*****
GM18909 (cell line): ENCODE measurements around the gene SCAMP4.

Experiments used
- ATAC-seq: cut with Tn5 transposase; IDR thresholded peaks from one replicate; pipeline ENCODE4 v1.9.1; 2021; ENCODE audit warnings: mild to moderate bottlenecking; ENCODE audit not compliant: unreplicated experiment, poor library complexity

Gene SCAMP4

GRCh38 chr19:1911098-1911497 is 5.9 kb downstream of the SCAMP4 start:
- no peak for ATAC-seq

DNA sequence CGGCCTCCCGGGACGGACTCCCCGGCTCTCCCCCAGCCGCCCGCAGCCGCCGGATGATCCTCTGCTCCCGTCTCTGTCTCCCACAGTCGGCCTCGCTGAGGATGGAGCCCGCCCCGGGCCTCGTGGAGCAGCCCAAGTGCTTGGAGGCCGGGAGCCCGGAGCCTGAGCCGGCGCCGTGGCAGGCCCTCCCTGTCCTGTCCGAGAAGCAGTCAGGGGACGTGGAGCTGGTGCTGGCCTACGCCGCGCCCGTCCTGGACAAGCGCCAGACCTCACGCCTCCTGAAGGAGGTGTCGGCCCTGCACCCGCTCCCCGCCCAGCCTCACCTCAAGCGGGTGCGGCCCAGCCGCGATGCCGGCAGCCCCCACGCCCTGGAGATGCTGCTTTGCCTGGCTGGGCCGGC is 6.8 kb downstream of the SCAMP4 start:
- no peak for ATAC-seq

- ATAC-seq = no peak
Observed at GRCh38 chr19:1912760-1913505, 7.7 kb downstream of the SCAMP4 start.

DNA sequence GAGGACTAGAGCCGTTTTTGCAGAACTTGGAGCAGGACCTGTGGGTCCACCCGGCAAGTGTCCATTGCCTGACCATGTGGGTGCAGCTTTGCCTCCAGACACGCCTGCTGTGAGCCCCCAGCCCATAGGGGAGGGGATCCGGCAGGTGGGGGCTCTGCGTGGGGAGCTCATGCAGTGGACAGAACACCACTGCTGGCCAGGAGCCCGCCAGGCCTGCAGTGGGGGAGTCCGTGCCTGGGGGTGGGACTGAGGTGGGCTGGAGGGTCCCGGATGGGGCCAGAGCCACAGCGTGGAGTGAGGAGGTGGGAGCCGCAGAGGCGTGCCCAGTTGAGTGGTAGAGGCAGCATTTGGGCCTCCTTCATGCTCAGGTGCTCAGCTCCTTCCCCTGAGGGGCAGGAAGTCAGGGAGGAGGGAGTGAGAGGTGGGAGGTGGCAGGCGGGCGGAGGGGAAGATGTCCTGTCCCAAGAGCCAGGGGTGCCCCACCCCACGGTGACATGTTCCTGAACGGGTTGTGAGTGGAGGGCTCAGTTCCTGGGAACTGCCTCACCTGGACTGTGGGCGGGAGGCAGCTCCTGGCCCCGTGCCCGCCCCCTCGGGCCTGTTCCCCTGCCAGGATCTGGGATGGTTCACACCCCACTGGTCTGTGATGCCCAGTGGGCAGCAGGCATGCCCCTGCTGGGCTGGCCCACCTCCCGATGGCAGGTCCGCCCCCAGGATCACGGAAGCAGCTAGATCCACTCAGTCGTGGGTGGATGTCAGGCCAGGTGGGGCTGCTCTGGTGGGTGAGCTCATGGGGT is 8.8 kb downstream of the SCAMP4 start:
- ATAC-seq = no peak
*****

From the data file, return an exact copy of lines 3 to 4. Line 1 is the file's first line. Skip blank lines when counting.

- ATAC-seq: cut with Tn5 transposase; IDR thresholded peaks from one replicate; pipeline ENCODE4 v1.9.1; 2021; ENCODE audit warnings: mild to moderate bottlenecking; ENCODE audit not compliant: unreplicated experiment, poor library complexity

Gene SCAMP4